The urban/industrial landscape of Gowanus, Brooklyn can be characterized by warehouses, red brick, grime, large transport trucks, buses, and shops ranging from tire to marble. The picturesque landscape of Andalusia in southern Spain is marked by olive and orange trees, artisanal ornamentation, heavy use of yellow, red, brown and white architectural elements, narrow winding streets, and an incredibly warm light producing a multicolored pallet everywhere one looks. The installation of the latter in the former aims to create a playful and visually compelling landscape all its own.
Nearly two years in the making, this piece has gone through several phases of evolution before manifesting itself as a site-specific installation. It started as landscape drawings of the Andalusian landscape done in marker on paper.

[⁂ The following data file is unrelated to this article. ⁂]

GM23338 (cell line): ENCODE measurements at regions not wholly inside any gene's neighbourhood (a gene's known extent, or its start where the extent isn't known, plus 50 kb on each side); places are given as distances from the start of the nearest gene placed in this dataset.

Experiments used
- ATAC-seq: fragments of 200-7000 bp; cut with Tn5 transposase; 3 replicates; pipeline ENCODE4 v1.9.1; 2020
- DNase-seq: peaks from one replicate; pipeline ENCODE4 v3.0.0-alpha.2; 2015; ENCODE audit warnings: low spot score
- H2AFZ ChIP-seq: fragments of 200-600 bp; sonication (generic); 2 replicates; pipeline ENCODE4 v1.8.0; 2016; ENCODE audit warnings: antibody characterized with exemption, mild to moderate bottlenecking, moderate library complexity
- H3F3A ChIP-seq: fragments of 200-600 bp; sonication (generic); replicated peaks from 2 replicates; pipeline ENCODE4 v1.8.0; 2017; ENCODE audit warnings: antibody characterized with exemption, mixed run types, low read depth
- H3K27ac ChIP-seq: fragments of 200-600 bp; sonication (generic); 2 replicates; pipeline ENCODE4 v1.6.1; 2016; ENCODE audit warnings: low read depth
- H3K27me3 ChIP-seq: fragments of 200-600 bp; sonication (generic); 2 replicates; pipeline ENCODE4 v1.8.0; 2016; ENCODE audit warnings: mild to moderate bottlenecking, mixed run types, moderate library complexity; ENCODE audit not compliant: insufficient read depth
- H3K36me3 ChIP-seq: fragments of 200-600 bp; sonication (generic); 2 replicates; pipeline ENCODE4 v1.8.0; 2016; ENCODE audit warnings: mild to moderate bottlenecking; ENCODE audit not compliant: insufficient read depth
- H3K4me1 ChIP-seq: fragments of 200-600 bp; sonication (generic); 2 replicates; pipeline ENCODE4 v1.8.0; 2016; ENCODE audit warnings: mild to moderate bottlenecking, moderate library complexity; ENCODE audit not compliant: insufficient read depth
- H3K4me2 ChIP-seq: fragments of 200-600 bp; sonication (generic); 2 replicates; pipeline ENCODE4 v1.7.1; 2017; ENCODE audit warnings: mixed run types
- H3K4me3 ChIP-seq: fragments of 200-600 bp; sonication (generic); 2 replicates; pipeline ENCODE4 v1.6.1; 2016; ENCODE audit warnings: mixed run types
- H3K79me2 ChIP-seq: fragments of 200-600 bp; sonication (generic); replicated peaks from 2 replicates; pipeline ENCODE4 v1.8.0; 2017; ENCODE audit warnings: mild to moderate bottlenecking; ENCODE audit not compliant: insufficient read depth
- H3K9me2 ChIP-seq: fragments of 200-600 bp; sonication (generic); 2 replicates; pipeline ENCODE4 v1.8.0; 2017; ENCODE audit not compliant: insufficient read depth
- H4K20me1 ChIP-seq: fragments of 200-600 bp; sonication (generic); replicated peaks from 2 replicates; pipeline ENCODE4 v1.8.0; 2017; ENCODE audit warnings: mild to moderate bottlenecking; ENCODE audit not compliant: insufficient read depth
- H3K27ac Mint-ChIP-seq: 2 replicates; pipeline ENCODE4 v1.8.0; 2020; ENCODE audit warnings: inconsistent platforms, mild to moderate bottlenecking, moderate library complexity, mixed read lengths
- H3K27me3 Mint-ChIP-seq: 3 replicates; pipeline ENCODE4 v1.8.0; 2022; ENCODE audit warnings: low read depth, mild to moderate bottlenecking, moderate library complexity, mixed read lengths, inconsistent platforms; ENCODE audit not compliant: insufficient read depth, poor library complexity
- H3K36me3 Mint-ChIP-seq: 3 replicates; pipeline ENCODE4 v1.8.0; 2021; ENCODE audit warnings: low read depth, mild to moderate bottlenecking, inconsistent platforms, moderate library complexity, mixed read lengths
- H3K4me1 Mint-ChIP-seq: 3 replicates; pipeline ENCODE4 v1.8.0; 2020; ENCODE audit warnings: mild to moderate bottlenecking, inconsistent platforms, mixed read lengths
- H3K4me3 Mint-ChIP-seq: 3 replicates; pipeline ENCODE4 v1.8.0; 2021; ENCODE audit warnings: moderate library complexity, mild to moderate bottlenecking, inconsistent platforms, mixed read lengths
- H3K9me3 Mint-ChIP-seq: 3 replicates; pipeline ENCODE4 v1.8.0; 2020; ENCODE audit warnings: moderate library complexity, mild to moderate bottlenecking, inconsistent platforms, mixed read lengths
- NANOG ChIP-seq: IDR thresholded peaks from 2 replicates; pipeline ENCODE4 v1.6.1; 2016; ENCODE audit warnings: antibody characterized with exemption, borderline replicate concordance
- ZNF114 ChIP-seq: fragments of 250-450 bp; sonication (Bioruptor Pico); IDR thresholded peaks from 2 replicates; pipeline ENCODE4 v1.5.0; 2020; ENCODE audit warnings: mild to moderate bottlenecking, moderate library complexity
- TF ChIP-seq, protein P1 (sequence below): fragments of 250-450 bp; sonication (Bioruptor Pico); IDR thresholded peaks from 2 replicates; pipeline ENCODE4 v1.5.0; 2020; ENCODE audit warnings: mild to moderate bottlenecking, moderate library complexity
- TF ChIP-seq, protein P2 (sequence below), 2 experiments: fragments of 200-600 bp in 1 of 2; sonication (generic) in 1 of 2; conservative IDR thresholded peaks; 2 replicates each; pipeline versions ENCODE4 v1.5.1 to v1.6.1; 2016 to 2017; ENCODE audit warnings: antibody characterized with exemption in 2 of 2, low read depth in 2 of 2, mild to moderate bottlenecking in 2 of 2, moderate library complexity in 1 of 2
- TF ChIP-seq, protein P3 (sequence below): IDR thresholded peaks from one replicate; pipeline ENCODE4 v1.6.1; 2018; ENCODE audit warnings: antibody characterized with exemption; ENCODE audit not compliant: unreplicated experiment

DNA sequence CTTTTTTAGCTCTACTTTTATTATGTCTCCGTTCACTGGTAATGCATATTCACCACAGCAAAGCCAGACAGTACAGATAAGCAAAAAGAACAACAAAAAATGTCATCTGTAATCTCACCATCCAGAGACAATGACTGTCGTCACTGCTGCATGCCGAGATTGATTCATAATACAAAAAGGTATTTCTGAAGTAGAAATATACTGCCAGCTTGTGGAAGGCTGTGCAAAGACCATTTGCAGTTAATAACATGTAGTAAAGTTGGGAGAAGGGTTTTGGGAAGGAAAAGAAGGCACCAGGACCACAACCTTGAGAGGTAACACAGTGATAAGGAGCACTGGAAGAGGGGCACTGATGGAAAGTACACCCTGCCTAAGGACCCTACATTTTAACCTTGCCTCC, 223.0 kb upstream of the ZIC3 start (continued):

These drawings were scanned and reworked to create a digital, vector-based illustration.
This illustration was then printed out as color separations and, via the silkscreening processes, transformed into a print on vellum for the Al Andaluz exhibit at the Musée des Beaux Arts, Dunkerque, France.
Although it never materialized, this was my first attempt at transposing one landscape into another; a theme that would later come back into my work in a major way.
A desire to explore the possibilities of animation led to the creation of Yellow Forest, a digital animation created with fluid dynamic particle systems in 3D software.
The piece evolved yet again, into a large format video installation, which was presented as part of my thesis show in 2007.
Perhaps the most interesting aspect of its evolution is the fact that this piece has gone from being about the landscape to being part of the landscape.
Yellow Forest—the site-specific video installation— was conceived for the BAG Gallery show SURFACE - Contemporary Artists Interpret Landscape, which ran from March 20th, 2009 to April 2nd, 2009. This piece runs for 1’06 on loop and measures 24’ x 6’.